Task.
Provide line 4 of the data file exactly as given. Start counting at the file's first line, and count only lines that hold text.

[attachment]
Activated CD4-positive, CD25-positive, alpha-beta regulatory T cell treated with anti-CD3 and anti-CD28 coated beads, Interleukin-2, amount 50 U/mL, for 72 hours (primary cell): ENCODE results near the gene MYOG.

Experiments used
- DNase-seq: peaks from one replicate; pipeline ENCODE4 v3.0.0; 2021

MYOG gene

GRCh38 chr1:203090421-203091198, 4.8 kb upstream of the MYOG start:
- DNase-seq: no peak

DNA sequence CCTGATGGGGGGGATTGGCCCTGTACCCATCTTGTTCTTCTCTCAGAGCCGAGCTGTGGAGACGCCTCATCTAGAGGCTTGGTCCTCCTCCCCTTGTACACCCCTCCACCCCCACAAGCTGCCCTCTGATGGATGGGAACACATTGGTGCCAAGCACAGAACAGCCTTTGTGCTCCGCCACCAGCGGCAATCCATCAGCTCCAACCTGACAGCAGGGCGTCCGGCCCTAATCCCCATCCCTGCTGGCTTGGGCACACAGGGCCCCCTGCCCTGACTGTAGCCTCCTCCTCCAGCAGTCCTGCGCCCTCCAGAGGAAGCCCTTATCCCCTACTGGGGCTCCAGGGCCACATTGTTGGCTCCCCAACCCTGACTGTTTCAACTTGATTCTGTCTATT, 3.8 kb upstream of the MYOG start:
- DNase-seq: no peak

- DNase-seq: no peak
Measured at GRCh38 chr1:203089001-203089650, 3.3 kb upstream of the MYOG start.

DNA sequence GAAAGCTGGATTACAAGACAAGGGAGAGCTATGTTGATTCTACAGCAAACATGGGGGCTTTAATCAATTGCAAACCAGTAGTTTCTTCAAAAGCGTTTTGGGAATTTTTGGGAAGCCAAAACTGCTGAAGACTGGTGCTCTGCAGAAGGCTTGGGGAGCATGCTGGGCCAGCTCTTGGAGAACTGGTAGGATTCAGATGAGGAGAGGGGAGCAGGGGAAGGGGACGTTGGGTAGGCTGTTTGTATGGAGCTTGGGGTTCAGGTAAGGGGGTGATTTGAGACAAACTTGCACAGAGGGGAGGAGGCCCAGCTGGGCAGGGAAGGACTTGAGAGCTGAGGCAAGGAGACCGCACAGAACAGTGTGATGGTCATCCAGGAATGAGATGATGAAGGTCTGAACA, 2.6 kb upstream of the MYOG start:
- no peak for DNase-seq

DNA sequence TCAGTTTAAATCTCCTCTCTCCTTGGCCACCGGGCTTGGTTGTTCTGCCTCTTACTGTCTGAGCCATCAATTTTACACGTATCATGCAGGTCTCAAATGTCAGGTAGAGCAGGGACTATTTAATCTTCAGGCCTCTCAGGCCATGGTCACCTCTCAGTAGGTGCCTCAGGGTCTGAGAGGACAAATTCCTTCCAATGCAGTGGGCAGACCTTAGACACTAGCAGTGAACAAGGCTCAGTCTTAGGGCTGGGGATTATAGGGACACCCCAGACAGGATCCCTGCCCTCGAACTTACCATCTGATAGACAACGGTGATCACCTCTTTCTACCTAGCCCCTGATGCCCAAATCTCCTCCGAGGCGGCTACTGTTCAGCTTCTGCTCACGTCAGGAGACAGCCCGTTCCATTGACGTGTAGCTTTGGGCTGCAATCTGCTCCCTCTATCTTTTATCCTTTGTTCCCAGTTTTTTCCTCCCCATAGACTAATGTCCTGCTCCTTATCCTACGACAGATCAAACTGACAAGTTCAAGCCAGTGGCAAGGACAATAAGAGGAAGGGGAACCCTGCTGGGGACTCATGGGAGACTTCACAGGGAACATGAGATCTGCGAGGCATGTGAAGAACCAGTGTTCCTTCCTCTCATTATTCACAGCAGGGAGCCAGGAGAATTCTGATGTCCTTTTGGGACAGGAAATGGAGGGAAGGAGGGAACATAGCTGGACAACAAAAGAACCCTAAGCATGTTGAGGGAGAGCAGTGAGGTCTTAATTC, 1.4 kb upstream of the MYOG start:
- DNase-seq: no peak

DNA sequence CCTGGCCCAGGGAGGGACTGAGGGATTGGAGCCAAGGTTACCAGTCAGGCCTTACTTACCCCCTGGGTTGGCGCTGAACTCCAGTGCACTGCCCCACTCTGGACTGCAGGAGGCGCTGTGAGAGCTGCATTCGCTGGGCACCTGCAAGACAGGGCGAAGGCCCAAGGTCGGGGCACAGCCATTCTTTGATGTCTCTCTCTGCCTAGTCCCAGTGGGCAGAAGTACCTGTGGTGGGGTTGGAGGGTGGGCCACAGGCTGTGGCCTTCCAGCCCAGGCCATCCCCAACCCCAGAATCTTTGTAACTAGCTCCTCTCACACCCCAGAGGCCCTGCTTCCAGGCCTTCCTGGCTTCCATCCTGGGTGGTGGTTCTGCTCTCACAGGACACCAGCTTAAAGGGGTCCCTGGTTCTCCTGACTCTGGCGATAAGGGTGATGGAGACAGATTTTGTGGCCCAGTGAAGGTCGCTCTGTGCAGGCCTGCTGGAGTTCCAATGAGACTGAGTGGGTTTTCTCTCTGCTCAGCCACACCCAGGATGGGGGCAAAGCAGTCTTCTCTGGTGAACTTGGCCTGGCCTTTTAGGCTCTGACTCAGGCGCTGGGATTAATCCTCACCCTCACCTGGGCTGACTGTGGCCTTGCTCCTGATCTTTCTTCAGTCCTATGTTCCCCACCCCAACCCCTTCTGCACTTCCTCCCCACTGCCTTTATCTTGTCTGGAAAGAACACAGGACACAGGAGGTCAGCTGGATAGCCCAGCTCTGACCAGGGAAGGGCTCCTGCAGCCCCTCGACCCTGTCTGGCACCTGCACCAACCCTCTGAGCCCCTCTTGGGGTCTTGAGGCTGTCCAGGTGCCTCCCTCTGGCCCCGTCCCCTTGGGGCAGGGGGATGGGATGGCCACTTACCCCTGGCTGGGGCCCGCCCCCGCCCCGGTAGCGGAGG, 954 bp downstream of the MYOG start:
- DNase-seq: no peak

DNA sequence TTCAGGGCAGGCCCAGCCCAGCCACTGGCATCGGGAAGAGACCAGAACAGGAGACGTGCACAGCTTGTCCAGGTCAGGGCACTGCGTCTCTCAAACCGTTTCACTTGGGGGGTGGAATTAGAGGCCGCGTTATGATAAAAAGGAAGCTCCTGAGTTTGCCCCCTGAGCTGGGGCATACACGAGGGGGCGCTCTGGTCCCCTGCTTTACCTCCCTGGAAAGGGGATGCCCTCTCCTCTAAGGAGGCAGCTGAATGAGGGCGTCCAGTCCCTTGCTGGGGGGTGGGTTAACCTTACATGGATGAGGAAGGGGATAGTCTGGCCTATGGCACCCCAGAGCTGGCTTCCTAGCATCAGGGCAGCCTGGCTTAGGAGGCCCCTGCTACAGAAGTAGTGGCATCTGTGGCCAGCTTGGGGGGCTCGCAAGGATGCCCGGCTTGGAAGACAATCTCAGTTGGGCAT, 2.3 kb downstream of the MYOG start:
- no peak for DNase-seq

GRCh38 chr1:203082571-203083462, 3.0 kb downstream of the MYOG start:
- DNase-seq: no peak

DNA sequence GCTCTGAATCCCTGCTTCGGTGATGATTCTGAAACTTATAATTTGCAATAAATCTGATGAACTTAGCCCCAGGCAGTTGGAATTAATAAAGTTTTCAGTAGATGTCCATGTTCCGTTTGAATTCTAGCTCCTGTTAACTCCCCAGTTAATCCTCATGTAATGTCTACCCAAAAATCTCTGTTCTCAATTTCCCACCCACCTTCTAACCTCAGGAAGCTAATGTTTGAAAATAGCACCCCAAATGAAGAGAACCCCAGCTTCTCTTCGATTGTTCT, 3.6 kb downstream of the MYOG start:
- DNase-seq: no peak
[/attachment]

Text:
MYOG gene